When does the Board's environmental review begin?
The regulations governing the environmental review process require an early and open process for determining the scope of issues to be addressed and for identifying the significant issues related to a proposed action. This requirement ensures that environmental factors are considered at an early stage in the planning process. Therefore, once OEA receives a proposal from an applicant, OEA moves forward with the environmental review process.
What is the 6-month waiver of the prefiling notice?
GLBT applied for a 6-month waiver of the prefiling notice. If an EIS is required or contemplated, the applicant must provide OEA with written notice of its forthcoming proposal at least 6 months prior to filing its application (49 C.F.R. § 1105.10(a)(1)). The applicant can request a waiver of the 6-month prefiling notice (49 C.F.R. § 1105.10(c)) by showing that the time required to complete an EIS would be longer than the time needed to complete the Board's transportation-related merits review. OEA acknowledged this and issued the 6-month waiver. The waiver has no effect on the requirements of the environmental review.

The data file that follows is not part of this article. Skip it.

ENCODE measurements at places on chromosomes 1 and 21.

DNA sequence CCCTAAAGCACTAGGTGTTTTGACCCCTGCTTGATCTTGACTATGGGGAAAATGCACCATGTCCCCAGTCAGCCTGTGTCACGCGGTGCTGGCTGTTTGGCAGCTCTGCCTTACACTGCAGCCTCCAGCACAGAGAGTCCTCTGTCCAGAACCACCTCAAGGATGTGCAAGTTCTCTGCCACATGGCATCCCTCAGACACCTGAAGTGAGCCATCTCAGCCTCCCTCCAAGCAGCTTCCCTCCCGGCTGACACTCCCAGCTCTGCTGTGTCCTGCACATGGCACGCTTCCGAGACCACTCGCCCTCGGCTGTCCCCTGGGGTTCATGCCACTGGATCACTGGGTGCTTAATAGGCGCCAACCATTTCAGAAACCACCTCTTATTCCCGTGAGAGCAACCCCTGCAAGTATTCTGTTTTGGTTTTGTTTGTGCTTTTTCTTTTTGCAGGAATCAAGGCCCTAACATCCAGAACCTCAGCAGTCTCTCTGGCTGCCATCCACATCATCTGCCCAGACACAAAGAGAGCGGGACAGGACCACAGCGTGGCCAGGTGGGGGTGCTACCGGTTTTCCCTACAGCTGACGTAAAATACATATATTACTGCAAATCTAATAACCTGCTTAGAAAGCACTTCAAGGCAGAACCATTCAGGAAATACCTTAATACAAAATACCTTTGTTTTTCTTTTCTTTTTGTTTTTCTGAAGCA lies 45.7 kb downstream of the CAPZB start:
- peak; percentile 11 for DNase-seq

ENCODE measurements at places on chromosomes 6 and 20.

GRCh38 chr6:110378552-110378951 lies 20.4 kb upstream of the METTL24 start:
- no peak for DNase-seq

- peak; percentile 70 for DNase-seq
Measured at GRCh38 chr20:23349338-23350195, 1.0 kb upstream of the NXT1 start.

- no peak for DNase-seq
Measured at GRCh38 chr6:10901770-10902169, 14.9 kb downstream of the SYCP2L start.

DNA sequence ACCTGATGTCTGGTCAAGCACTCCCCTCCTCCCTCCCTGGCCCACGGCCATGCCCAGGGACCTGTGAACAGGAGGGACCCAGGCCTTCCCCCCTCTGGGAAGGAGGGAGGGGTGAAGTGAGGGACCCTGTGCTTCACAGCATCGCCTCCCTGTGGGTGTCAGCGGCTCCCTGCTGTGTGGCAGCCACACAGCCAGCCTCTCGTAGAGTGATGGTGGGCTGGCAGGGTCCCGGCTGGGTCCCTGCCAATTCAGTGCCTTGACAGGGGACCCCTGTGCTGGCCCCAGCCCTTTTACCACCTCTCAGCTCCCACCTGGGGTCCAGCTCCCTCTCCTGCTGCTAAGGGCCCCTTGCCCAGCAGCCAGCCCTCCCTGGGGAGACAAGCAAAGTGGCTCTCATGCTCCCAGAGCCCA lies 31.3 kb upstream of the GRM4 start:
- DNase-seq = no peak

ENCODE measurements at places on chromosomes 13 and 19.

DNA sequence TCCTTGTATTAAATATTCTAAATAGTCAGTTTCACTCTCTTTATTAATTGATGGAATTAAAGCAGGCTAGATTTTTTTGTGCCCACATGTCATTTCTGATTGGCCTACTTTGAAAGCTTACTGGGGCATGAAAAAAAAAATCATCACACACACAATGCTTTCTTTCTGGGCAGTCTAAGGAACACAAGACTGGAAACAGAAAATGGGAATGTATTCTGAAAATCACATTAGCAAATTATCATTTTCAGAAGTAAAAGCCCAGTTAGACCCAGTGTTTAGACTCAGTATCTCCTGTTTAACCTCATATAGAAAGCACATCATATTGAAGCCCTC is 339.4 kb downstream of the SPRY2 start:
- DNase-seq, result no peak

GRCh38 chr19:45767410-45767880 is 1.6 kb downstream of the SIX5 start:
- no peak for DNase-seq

Could the Board grant powers of eminent domain to GLBT?
There are no federal eminent domain laws. If the Board approves the application, GLBT would have to comply with the laws of each state to acquire rights-of-way. The Board does not grant eminent domain to railroad applicants, but railroad applicants may need construction authority before the eminent domain laws of the states apply.
What alternatives are being considered?
While GLBT has proposed a specific alignment, the EIS will analyze a range of reasonable and feasible alternative routes for the proposed rail line, as well as the no-action alternative. OEA will select these alternatives based on input from the public, tribes, organizations, and agencies as well as from GLBT. The alternatives selected for analysis will be evaluated based on environmental, technical, and engineering considerations. OEA will describe these alternatives in the Final Scope of Study, which will be published after the close of the scoping comment period.
What topics will the EIS analyze?